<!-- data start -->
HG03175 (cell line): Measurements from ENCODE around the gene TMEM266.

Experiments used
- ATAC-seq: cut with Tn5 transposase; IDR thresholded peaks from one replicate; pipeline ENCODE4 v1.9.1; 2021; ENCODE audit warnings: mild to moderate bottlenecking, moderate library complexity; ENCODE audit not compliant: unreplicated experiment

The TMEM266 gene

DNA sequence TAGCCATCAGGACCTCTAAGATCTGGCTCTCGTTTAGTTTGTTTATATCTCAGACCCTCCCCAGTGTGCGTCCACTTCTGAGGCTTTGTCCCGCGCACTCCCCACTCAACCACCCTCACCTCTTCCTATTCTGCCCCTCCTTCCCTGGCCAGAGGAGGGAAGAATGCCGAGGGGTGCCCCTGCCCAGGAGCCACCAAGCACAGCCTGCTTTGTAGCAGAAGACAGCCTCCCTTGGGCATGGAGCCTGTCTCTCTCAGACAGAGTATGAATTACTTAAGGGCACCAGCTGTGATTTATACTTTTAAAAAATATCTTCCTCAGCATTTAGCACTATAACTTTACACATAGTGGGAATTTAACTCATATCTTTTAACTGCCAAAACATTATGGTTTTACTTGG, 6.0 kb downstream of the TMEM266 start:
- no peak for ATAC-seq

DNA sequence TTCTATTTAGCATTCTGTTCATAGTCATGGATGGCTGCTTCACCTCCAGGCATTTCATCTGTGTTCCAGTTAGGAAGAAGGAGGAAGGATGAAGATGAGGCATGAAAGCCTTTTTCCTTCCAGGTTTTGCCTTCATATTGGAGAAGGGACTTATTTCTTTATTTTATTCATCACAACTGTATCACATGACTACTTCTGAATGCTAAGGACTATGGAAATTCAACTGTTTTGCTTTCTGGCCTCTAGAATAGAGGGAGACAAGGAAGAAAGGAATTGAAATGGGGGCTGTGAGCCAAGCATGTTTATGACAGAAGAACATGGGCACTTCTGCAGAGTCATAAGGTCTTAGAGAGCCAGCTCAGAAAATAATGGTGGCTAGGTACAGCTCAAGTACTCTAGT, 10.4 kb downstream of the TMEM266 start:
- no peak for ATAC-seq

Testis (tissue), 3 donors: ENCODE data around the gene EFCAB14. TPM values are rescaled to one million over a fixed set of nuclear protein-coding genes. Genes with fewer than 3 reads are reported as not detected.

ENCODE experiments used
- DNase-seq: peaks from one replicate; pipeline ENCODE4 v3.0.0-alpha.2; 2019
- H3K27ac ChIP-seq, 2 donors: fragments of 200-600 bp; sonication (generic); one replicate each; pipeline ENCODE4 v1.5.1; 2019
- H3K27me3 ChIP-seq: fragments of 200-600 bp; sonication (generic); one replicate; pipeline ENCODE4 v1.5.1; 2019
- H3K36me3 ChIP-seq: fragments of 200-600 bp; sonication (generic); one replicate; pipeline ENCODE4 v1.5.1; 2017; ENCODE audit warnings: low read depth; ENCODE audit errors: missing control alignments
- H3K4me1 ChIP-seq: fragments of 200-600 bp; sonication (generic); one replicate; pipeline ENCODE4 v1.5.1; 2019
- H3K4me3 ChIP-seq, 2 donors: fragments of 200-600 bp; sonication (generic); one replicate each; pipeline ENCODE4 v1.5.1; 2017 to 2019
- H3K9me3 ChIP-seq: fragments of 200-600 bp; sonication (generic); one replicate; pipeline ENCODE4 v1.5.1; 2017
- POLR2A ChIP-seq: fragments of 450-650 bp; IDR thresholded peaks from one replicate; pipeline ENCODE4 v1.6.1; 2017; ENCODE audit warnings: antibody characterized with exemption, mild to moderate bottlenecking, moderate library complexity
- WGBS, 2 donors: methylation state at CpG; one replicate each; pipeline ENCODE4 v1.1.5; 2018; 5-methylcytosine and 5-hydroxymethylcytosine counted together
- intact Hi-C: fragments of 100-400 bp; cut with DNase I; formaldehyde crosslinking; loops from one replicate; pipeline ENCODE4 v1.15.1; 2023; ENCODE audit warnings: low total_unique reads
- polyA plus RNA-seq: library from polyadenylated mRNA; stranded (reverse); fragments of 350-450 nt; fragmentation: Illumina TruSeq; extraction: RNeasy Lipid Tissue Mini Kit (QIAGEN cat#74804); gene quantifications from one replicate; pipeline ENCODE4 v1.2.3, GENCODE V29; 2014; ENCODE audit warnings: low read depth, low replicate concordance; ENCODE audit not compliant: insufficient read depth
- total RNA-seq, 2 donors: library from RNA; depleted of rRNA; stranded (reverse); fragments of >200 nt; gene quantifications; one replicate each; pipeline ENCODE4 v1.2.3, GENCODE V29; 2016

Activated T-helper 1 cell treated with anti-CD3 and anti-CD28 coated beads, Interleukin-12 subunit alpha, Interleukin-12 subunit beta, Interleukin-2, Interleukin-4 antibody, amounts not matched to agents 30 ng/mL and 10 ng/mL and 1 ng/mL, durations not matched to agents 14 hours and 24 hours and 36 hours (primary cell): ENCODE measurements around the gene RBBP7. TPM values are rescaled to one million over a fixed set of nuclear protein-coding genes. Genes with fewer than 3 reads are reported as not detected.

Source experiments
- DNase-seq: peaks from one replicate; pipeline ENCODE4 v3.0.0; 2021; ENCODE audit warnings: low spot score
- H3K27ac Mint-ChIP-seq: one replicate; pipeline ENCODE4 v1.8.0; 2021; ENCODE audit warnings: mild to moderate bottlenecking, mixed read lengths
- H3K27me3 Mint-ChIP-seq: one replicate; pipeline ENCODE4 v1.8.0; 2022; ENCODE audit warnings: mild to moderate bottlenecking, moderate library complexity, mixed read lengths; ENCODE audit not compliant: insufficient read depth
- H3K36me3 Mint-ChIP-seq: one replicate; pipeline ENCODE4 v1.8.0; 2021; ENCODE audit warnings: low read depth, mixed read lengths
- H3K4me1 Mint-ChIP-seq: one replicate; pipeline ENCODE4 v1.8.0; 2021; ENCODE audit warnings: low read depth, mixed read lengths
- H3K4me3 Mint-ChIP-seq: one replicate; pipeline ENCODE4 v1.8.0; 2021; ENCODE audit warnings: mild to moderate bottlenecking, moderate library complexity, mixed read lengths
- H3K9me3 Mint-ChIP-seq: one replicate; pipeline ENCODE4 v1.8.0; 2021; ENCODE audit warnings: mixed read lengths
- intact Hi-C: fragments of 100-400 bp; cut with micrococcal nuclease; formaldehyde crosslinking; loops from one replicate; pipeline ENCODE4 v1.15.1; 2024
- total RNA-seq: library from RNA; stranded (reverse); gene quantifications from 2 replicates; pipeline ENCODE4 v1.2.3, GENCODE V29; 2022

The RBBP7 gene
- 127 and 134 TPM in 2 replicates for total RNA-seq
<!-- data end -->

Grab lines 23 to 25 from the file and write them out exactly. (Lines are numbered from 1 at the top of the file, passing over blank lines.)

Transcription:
Activated T-helper 1 cell treated with anti-CD3 and anti-CD28 coated beads, Interleukin-12 subunit alpha, Interleukin-12 subunit beta, Interleukin-2, Interleukin-4 antibody, amounts not matched to agents 30 ng/mL and 10 ng/mL and 1 ng/mL, durations not matched to agents 14 hours and 24 hours and 36 hours (primary cell): ENCODE measurements around the gene RBBP7. TPM values are rescaled to one million over a fixed set of nuclear protein-coding genes. Genes with fewer than 3 reads are reported as not detected.

Source experiments
- DNase-seq: peaks from one replicate; pipeline ENCODE4 v3.0.0; 2021; ENCODE audit warnings: low spot score